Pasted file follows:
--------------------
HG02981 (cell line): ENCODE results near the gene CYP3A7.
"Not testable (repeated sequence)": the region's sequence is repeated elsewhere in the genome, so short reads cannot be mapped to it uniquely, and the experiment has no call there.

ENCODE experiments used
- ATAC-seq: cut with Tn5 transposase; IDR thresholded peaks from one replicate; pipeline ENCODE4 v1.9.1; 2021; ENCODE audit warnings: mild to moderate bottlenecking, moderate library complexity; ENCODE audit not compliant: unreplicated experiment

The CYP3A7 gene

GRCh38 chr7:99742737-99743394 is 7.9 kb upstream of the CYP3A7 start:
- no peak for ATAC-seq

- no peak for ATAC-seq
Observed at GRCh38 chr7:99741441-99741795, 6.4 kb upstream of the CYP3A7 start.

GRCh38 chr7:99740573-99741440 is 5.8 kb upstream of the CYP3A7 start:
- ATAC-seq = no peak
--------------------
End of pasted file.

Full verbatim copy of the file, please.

HG02981 (cell line): ENCODE results near the gene CYP3A7.
"Not testable (repeated sequence)": the region's sequence is repeated elsewhere in the genome, so short reads cannot be mapped to it uniquely, and the experiment has no call there.

ENCODE experiments used
- ATAC-seq: cut with Tn5 transposase; IDR thresholded peaks from one replicate; pipeline ENCODE4 v1.9.1; 2021; ENCODE audit warnings: mild to moderate bottlenecking, moderate library complexity; ENCODE audit not compliant: unreplicated experiment

The CYP3A7 gene

GRCh38 chr7:99742737-99743394 is 7.9 kb upstream of the CYP3A7 start:
- no peak for ATAC-seq

- no peak for ATAC-seq
Observed at GRCh38 chr7:99741441-99741795, 6.4 kb upstream of the CYP3A7 start.

GRCh38 chr7:99740573-99741440 is 5.8 kb upstream of the CYP3A7 start:
- ATAC-seq = no peak